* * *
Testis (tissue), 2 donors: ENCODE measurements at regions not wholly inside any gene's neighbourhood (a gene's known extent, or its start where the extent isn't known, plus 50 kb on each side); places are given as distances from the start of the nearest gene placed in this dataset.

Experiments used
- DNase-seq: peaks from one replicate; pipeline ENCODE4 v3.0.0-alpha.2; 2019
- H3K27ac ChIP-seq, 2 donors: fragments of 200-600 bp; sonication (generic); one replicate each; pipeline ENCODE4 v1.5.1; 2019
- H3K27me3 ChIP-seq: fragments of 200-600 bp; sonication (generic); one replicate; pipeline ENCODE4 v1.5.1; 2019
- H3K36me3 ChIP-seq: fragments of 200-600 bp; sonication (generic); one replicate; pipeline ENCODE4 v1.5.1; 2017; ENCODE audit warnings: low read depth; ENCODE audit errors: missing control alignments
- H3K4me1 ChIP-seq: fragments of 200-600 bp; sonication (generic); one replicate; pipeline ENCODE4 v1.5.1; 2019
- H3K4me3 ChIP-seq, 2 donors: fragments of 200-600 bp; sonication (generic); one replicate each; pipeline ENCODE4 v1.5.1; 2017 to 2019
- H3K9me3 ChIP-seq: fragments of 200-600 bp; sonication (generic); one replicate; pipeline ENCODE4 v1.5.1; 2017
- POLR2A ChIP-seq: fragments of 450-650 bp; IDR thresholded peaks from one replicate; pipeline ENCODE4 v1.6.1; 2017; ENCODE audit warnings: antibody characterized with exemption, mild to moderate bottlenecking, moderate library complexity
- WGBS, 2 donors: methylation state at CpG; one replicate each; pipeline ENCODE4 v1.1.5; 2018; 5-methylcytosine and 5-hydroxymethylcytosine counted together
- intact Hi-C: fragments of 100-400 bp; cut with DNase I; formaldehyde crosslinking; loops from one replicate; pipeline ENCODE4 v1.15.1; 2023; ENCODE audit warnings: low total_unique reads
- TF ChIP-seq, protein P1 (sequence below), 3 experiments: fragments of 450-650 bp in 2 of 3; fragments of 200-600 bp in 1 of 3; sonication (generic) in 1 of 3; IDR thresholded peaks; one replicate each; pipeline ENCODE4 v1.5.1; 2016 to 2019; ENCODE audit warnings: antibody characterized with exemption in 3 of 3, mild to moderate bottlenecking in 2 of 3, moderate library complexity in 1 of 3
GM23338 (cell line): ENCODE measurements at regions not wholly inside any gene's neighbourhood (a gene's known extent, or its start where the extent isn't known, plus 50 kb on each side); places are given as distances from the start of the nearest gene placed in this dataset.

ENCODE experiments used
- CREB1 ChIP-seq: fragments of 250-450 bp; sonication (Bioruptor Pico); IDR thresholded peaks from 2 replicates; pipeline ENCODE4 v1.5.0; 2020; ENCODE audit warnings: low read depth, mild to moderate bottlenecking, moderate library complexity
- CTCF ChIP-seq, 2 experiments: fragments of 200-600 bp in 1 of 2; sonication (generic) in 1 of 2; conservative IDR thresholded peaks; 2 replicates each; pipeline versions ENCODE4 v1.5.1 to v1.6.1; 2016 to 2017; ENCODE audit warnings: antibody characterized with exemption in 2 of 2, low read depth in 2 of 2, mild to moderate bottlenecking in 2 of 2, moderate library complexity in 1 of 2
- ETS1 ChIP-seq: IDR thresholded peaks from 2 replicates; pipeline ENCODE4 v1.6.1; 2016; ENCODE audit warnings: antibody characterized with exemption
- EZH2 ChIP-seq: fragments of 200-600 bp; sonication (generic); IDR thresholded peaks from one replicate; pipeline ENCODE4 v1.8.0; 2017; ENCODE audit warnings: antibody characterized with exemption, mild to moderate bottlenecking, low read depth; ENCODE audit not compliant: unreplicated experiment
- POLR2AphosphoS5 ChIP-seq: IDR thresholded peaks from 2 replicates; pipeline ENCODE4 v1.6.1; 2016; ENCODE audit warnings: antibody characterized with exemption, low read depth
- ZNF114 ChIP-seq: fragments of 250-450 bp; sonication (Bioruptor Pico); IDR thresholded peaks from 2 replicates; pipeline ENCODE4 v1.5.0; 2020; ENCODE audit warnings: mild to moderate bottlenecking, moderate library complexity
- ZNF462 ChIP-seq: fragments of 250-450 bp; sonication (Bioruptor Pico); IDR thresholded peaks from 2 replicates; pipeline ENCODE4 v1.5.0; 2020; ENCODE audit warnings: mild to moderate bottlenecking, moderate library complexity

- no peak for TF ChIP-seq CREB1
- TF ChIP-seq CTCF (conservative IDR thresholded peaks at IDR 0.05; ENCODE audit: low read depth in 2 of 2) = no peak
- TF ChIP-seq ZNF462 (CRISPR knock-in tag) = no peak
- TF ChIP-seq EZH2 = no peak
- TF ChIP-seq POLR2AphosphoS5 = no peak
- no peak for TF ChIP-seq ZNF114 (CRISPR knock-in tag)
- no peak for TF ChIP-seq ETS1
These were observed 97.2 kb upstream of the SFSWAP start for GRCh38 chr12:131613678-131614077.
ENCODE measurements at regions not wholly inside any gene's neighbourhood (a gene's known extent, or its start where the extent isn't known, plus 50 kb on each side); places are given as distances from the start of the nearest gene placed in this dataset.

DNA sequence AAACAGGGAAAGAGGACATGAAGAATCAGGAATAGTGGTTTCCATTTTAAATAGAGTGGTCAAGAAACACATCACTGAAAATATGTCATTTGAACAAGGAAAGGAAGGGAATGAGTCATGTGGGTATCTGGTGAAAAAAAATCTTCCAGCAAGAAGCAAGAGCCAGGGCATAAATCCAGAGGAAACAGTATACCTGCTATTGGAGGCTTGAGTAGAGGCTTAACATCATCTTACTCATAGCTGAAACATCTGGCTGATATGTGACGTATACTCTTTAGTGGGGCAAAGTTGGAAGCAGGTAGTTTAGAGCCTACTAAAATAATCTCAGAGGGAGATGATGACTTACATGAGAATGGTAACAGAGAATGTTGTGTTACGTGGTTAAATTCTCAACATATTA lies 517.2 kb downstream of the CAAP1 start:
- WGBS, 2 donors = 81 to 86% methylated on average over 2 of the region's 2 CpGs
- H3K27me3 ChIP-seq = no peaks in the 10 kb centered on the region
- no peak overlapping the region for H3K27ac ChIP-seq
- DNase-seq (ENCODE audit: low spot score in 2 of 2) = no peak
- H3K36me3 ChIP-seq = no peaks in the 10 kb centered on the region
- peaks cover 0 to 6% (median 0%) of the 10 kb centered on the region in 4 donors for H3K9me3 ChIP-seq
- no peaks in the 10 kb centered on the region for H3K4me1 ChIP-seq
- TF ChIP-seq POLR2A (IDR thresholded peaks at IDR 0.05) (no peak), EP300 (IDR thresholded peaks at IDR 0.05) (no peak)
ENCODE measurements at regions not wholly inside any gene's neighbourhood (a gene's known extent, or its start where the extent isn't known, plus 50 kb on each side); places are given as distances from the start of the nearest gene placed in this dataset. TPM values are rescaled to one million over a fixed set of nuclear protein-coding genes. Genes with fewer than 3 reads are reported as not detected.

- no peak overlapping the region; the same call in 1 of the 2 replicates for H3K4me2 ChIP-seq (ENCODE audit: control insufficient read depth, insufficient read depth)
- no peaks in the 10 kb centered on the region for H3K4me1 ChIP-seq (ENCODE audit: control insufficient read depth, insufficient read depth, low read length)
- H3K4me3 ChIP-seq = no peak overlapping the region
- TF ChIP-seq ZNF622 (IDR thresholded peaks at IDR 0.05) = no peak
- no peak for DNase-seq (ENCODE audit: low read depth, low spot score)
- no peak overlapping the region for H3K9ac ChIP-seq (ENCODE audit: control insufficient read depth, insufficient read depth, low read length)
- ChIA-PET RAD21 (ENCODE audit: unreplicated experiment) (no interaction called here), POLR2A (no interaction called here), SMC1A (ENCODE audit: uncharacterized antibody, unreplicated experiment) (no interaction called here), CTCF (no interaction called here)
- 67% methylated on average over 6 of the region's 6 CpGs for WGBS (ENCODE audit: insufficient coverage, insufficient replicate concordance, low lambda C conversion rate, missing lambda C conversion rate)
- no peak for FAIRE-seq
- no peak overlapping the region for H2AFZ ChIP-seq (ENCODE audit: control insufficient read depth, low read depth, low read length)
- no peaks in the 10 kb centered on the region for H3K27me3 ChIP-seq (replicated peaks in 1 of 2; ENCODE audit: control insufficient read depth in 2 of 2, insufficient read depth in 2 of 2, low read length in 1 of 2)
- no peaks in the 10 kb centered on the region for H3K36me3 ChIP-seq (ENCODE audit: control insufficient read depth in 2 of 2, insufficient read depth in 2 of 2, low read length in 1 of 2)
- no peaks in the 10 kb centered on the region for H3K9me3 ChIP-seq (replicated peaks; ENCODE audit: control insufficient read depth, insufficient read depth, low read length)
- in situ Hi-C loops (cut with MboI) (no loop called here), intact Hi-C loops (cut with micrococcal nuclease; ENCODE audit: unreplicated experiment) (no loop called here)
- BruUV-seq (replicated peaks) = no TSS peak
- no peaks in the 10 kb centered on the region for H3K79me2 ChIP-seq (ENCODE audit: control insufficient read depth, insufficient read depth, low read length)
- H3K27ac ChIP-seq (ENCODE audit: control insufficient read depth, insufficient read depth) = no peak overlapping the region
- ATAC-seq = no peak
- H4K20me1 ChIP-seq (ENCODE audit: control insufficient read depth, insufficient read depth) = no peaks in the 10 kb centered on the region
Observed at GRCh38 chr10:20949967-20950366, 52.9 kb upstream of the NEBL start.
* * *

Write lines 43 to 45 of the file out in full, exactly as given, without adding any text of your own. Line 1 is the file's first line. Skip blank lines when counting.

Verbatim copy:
- no peaks in the 10 kb centered on the region for H3K4me1 ChIP-seq (ENCODE audit: control insufficient read depth, insufficient read depth, low read length)
- H3K4me3 ChIP-seq = no peak overlapping the region
- TF ChIP-seq ZNF622 (IDR thresholded peaks at IDR 0.05) = no peak